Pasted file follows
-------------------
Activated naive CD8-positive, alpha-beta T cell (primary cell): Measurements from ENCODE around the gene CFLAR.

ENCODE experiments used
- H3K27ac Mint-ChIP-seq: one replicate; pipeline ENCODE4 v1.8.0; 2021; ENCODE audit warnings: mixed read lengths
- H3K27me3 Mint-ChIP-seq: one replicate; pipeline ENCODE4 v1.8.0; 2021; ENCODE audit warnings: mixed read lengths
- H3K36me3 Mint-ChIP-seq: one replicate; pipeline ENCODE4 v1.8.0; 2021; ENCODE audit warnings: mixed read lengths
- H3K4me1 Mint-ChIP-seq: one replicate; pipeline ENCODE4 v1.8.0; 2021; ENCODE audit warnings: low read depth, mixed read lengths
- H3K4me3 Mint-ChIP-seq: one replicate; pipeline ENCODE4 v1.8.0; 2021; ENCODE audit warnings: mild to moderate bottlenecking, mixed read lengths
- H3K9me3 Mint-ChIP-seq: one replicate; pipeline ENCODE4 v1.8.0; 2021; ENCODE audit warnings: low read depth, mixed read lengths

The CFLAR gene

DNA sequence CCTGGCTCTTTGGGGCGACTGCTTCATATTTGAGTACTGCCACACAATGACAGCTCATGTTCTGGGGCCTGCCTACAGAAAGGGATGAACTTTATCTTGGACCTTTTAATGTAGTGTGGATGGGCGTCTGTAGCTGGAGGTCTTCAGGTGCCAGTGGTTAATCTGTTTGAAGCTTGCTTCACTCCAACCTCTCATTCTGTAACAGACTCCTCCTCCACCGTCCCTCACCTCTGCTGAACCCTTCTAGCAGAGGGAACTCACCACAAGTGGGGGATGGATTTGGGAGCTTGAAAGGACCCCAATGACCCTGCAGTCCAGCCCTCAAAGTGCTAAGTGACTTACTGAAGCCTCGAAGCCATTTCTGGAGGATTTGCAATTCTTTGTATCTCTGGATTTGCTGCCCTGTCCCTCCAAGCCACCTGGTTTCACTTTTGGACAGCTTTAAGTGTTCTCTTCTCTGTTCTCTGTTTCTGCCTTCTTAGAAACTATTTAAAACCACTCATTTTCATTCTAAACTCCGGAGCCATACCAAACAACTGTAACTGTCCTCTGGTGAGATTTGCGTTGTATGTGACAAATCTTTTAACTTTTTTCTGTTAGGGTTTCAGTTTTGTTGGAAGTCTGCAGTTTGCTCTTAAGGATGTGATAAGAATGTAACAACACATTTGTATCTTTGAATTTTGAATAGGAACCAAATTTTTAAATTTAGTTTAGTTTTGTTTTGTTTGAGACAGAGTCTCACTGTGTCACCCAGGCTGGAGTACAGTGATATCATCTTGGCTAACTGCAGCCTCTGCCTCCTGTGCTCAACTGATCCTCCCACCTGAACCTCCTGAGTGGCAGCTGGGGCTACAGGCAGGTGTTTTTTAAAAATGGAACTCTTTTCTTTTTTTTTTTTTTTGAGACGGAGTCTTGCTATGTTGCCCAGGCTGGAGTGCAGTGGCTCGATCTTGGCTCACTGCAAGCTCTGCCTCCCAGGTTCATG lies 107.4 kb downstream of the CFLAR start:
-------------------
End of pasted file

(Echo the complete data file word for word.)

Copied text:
Activated naive CD8-positive, alpha-beta T cell (primary cell): Measurements from ENCODE around the gene CFLAR.

ENCODE experiments used
- H3K27ac Mint-ChIP-seq: one replicate; pipeline ENCODE4 v1.8.0; 2021; ENCODE audit warnings: mixed read lengths
- H3K27me3 Mint-ChIP-seq: one replicate; pipeline ENCODE4 v1.8.0; 2021; ENCODE audit warnings: mixed read lengths
- H3K36me3 Mint-ChIP-seq: one replicate; pipeline ENCODE4 v1.8.0; 2021; ENCODE audit warnings: mixed read lengths
- H3K4me1 Mint-ChIP-seq: one replicate; pipeline ENCODE4 v1.8.0; 2021; ENCODE audit warnings: low read depth, mixed read lengths
- H3K4me3 Mint-ChIP-seq: one replicate; pipeline ENCODE4 v1.8.0; 2021; ENCODE audit warnings: mild to moderate bottlenecking, mixed read lengths
- H3K9me3 Mint-ChIP-seq: one replicate; pipeline ENCODE4 v1.8.0; 2021; ENCODE audit warnings: low read depth, mixed read lengths

The CFLAR gene

DNA sequence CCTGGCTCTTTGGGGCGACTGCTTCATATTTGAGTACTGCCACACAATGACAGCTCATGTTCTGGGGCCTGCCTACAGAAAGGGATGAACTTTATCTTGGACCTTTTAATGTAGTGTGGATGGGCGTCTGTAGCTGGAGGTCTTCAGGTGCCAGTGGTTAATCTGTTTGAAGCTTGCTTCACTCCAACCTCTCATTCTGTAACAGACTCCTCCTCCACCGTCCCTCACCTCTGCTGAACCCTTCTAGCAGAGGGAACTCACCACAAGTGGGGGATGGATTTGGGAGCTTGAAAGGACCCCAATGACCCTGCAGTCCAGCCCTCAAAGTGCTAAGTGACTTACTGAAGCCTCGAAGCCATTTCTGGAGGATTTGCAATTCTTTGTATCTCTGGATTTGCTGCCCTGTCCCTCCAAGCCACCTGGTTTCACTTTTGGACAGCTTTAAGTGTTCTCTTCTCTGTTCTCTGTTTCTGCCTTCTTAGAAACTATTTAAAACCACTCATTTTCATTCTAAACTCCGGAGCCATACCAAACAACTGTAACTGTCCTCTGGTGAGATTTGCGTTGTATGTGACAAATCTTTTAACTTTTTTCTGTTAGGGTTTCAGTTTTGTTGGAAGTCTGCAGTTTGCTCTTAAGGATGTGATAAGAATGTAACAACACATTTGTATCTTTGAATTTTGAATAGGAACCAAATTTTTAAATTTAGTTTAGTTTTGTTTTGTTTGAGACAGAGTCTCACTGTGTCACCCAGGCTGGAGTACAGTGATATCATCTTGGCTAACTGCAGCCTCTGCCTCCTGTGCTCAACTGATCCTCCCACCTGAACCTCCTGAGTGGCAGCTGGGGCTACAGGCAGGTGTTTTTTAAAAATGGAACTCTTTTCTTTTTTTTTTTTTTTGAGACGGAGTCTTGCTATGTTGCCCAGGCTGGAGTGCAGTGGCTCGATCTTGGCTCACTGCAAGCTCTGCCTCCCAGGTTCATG lies 107.4 kb downstream of the CFLAR start: